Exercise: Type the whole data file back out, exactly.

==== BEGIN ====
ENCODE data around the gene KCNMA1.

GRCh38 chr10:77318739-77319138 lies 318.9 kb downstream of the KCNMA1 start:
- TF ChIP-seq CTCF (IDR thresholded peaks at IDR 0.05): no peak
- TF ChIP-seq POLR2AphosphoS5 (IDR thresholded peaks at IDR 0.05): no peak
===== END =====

ENCODE data around the gene KCNMA1.

GRCh38 chr10:77318739-77319138 lies 318.9 kb downstream of the KCNMA1 start:
- TF ChIP-seq CTCF (IDR thresholded peaks at IDR 0.05): no peak
- TF ChIP-seq POLR2AphosphoS5 (IDR thresholded peaks at IDR 0.05): no peak